Tenants warned regarding misuse of inventories
By |Published On: 26th September 2019|

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Tenants warned regarding misuse of inventories

By |Published On: 26th September 2019|

This article is an external press release originally published on the Landlord News website, which has now been migrated to the Just Landlords blog.

The AIIC (Association for Independent Inventory Clerks) is launching a campaign aimed at ensuring all parties involved in a tenancy thoroughly check their inventory reports within 7 days of receiving them. The AIIC’s campaign comes after evidence has shown that many inventory reports are being written to favour landlords.

Danny Zane, Chair of the AIIC explains that: “Since the introduction of the tenant fee ban and other challenges to the property sector, we have seen a rise in inventory reports being carried out by parties with stakes in the tenancy, such as Landlords and Agents.” 

Zane believes that these biased reports are intended to bring in revenue from new sources after old ways such as agency fees have been banned. While such actions are not illegal in and of themselves, Zane warns that inventory reports not carried out by an impartial third party are unlikely to work as sufficient evidence in a dispute and are therefore “not worth the paper they’re written on”.

The government’s Ministry For Housing has published a document stating: “If the property is not left in a fit condition, you can recover the costs associated with returning the property to its original condition and/or carrying out necessary repairs by claiming against the tenancy deposit. You should justify your costs by providing suitable evidence (e.g. an independently produced inventory, receipts and invoices).”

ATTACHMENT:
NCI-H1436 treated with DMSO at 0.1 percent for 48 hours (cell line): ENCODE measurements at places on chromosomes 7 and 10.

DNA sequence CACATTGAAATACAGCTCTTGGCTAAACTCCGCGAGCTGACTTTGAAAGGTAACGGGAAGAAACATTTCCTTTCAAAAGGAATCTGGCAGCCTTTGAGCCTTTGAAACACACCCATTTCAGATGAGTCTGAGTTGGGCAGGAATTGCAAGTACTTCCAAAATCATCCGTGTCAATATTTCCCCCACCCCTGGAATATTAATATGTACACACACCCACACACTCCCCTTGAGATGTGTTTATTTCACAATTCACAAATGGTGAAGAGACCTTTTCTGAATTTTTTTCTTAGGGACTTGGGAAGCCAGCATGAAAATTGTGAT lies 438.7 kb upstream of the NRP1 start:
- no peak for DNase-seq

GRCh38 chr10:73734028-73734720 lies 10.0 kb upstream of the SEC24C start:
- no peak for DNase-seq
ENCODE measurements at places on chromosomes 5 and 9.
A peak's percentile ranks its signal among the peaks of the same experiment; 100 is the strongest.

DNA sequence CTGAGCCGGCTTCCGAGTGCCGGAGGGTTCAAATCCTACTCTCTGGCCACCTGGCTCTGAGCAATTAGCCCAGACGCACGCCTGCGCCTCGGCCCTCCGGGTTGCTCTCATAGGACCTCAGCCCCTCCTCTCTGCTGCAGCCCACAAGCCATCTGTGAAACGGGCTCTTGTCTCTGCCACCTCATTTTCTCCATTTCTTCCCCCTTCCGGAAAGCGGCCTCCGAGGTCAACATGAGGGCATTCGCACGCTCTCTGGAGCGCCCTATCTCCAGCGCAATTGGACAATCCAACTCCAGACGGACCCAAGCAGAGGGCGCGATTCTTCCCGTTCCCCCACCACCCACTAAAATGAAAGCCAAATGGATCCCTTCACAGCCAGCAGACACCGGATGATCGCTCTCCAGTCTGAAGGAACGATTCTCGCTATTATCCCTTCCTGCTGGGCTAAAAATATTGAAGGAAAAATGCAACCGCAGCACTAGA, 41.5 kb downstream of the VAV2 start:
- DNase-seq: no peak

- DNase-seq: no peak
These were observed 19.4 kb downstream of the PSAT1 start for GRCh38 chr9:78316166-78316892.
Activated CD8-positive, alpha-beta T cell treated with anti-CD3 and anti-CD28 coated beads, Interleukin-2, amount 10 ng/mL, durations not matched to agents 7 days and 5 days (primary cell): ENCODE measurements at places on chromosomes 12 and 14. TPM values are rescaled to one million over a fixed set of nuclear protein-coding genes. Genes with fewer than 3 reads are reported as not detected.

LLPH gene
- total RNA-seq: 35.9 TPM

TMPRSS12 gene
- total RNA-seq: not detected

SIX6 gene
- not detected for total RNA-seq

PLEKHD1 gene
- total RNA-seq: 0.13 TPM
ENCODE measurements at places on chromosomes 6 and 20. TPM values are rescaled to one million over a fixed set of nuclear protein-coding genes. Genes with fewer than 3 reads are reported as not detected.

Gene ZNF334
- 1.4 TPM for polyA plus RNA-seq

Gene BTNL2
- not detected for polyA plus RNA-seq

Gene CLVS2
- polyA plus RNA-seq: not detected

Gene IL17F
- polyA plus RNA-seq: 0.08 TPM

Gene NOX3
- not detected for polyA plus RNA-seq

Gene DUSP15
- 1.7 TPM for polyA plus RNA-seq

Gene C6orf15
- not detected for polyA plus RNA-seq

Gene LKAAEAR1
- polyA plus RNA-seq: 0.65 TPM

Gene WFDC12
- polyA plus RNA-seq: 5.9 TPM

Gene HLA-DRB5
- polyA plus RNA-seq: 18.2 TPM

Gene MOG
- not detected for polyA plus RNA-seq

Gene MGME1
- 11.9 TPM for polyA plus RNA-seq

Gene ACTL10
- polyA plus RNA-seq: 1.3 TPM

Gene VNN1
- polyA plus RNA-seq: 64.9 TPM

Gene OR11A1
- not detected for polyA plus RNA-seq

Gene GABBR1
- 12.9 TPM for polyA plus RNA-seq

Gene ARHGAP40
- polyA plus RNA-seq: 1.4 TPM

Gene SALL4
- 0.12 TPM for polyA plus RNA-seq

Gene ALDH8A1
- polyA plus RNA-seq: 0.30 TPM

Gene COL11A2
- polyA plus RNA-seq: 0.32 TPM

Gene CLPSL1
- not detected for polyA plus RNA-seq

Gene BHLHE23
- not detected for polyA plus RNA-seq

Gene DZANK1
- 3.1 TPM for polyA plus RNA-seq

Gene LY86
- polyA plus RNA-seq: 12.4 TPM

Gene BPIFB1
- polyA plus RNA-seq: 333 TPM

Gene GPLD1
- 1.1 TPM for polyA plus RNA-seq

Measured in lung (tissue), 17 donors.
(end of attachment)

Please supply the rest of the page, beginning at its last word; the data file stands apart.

They advise that it is preferable for an independent person to undertake check in and check out reports (e.g. a specialist inventory clerk). 

Zane advises tenants and landlords to work together to: 

•Thoroughly check their inventory reports while standing in the property within 7 days of its compilation.

•Once the content of the report has been checked put any queries or comments in writing as soon as possible

•Make sure you know who has carried out your inventory report and any connection they have to your tenancy, and don’t be afraid to refuse the first person offered.

•Above all, Zane maintains: “look out for the AIIC logo or use our safe clerk listing to find a suitable inventory clerk that has no interest in the property, owner or tenant. Our clerks offer the level of protection most would assume a detailed inventory report offers”.

Related: Check out Just Landlords’ guide to periodic inspections

About the Author: Em Morley (she/they)

Em is the Content Marketing Manager for Just Landlords, with over five years of experience writing for insurance and property websites. Together with the knowledge and expertise of the Just Landlords underwriting team, Em aims to provide those in the property industry with helpful resources. When she’s not at her computer researching and writing property and insurance guides, you’ll find her exploring the British countryside, searching for geocaches.

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